I’ve realized the importance of effective communication skills plans right from the start of a project through till its end.
Benefits of Effective Communication
Effective communication skills can save you and your business the time, money, and efforts invested in the project you undertake.
Project Management Triangle
These three aspects of the project management triangle are the constraints that determine the success of a project. All of these are essential and need to be correctly balanced. Each constraint, when shifted, is bound to affect and influence the other two factors.
When the scope is increased, so does time and cost slated for the project. If the time is concise and tight, it limits the project’s scope but increases the cost rendered. And lastly, if the budget is tight, the cost relaxes, and the scope is reduced.
With these changes constantly taking place at every stage of the project, effective communication can be the dots that join the constraints together to yield the desired balance.
Tracking of Stages
You lead the project from the front, but you can’t quite get the entire picture of what’s going on with your project as the descriptions mentioned in the issue tracking system are simply misleading and not clear for you to make decisions. Sound familiar?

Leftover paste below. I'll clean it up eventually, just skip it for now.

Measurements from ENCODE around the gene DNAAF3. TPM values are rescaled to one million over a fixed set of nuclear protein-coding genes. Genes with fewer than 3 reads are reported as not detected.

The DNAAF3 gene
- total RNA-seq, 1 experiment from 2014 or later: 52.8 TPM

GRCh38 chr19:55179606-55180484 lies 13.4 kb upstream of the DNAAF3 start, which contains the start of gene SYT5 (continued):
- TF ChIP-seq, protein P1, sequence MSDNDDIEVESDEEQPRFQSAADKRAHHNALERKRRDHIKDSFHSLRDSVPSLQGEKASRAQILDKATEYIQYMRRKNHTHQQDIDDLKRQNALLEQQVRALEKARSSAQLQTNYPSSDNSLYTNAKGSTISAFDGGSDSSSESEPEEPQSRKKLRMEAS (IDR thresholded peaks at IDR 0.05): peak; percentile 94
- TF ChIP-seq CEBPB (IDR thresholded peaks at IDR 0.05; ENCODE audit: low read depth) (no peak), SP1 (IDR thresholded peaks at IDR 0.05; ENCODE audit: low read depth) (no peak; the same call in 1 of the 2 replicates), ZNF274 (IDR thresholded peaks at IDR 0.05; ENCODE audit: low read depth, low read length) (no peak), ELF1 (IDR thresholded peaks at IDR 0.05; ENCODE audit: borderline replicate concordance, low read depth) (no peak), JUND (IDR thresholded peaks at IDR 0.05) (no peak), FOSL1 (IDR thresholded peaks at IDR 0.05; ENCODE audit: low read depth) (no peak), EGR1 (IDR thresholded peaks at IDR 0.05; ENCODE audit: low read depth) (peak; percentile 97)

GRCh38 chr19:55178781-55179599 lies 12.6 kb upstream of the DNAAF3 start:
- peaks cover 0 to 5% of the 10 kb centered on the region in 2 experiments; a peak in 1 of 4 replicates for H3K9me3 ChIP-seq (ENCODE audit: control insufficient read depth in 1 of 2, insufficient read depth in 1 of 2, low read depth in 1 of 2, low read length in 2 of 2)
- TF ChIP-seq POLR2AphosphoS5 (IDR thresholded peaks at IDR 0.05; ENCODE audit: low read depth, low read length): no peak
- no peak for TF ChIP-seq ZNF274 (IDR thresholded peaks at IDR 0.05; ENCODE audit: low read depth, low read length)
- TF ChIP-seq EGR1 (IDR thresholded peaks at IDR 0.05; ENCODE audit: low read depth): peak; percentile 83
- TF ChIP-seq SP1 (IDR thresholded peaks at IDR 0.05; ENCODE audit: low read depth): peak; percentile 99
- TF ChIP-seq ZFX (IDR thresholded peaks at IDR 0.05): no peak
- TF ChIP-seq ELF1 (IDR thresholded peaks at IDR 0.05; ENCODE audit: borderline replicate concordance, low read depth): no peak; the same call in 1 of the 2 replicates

Here’s where effective business communication comes to save the day and helps you keep an eye on what needs to be done.
Your e-mail is supposed to congratulate your team for achieving an important milestone, but it sounds like your mail isn’t important by the subject line that’s showing up in everyone’s inbox. You have nowhere to go but turn to effective communication.
Modes to Facilitate Effective Communication
- Tools & systems
This list isn’t elaborate, but these form the crux of effective communication tips—simplicity.
E-mail – This is a primary means of internal as well as external communication. Ever since the dawn of the Internet, e-mails have continually expanded and evolved to stay true to any transaction’s effective communication bit.
With all the pomp and parade, many are still not aware of how the basic use of e-mail can result in the progress of your IT projects. The subject line being the first point to be discussed; while dealing with an IT project, your subject line needs to be:
- Concise and Clear
- Able to relay the purpose of the mail
- Able to identify the project
The subject line is like your catchphrase and can determine whether your team is going to save those minutes of reading the contents of the mail or not.
Next in line are the recipients. The To, Cc, Bcc field should bear IDs belonging to the right people and shouldn’t be going to a mailing list if it doesn’t pertain to everyone on that list.
Lastly, ensure that you get everything by mail: transactions and meeting discussions and minutes. It needs to be official and mails form as that official form of communication.